By Abby Petersen and Maddie DeBilzan
Bethel announced Friday that Campus Ministries would launch a discipleship group, called “Prism,” for College of Arts and Sciences students who identify as LGBTQ+. Associate Campus Pastor Jason Steffenhagen will be working with student leaders to form and facilitate the group. The news was shared with the Bethel community at 6 a.m. via Bethel E-Announcements, an automated email service.
“The discipleship group, called Prism, will provide a space for students to share their stories, build community, and grow in their relationships with God,” the announcement said.
Steffenhagen and two of Prism’s student leaders, Maddie Hollander and Chase DuBose, met with The Clarion on Friday afternoon to discuss the new group’s mission.
Prism’s mission will be to cultivate a community within Bethel for students who identify as LGBTQ+. It will operate similarly to groups such as Mighty Men and Rooted – it’s issued by Campus Ministries, but it will be led by the students with the help of Steffenhagen and an additional staff member.
DuBose and Steffenhagen emphasized that Prism isn’t an outreach group – instead, it will focus on reaching in, making sure that students who identify as LGBTQ+ can feel like their stories are heard. For this reason, the group is only open to students who identify as LGBTQ+. Steffenhagen also encourages students who have questions to talk to him.
“The goal of Prism is not to educate Bethel,” said Steffenhagen. “It’s for students to feel known and heard.”
Although Prism is a new official Campus Ministries for LGBTQ+ students, it’s been in the making for years. LGBTQ+ groups have long been cultivating unofficial groups where they could enjoy meals, talk about their faith and pursue a community with each other. The reason Steffenhagen decided to make the group official, he said, is because students such as DuBose and Hollander wanted a group that would outlive any one specific group of leaders.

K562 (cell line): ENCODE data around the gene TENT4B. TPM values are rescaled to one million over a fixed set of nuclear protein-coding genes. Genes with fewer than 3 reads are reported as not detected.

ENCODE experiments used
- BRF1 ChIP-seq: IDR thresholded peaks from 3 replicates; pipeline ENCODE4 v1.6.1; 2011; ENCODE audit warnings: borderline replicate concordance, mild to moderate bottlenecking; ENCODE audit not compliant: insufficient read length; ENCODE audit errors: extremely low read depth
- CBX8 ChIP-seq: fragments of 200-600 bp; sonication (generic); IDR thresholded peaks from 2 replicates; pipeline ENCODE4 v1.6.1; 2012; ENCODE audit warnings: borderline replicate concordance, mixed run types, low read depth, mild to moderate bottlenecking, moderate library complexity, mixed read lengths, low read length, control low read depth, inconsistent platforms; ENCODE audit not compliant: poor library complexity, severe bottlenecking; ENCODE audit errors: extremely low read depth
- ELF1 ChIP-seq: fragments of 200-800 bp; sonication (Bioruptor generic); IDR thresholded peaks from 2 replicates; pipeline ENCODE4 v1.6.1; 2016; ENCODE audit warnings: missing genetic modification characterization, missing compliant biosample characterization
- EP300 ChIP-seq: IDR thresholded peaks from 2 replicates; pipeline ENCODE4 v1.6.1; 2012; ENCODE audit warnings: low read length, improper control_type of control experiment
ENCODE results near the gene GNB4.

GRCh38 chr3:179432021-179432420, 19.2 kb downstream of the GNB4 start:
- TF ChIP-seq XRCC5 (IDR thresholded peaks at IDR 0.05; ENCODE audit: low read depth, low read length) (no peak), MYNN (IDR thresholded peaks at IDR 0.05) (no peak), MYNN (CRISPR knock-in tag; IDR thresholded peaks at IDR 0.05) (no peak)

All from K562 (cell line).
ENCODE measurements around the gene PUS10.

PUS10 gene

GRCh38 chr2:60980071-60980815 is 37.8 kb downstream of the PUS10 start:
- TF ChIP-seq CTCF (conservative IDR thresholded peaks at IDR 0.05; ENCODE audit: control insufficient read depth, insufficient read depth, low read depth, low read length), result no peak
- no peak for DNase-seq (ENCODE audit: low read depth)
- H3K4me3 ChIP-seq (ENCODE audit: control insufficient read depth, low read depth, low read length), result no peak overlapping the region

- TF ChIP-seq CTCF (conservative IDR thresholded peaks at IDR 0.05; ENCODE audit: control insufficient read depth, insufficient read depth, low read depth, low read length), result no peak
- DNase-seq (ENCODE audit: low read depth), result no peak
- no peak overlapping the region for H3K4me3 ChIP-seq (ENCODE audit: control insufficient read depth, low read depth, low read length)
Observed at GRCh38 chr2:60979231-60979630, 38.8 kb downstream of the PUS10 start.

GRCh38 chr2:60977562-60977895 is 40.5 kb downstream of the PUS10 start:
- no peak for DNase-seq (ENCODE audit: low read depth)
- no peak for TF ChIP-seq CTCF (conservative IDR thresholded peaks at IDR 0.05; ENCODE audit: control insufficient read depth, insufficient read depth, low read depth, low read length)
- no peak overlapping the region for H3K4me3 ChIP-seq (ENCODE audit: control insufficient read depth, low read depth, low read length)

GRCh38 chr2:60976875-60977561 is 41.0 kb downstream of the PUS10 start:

The group’s creation addresses long-held tensions between the Bethel student body and language in the Student Handbook, which says that “scripture specifically forbids drunkenness, adultery, and fornication (defined as cohabitation and/or premarital sexual relations of both a heterosexual and/or a homosexual nature). Bethel offers help in clarifying issues of sexual identity and moral behavior for students having concerns in this area.”
Although the group is new, Steffenhagen said that its mission and motives are things that Bethel has always aligned with.
In May 2015, The Clarion published “Being Gay at Bethel” a story that articulated the unique experiences of LGBTQ+ students at Bethel. Three years later, the official group has arrived.
For junior JohnMark Shields, the group feels like a long-awaited welcome to him and other LGBTQ+ students at Bethel.
“This group means for queer and same sex attracted students that we have a space to speak about gender and sexuality within a Christian context,” Shields said. “It means we have a chance to be visible in a Christian setting and talk about what many queer or same sex attracted students go through daily.”
DuBose estimates there will be 20-30 Prism participants next year. They will have their first official meeting this spring, where they will celebrate a new group for the LGBTQ+ community at Bethel and discuss plans and goals for the coming year.
“It’s a pure and total outpouring of love that many thought would take many more years to happen,” Shields said.
So your telling me that Bethel feels the need to re-examine scripture which is truth ( if you are a Christian) and the university’s bylaws. In order to satisfy and legitimize the carnal urges of people. Where are you going to draw the line on the abberations of the laws of nature and God.
The article says “the groups creation addresses long held tensions between the Bethel student body and language in the student handbook”. It then goes on to say what’s in the handbook, none of which seems even remotely controversial for a Christian college, however the author doesn’t clarify what issues the Bethel Student body has with this part of the handbook. Seems very incomplete to not address that after making the comment. Please explain.
As a former staff member, I am so grateful for this. I’m so proud that Bethel is willing to let LGBTQ+ students meet in an official capacity and recognize them as an important part of the community. I am with you, I am for you, and I see you.
What exactly is the purpose of this group?? This article does a very poor job of explaining anything! Is this about a group of students who struggle with sinful desires wanting help, or something else entirely?
I believe this is a step in the right direction for Bethel. Students at Christian colleges need to be heard and better understood because we want all people to feel included and loved in a Christian community.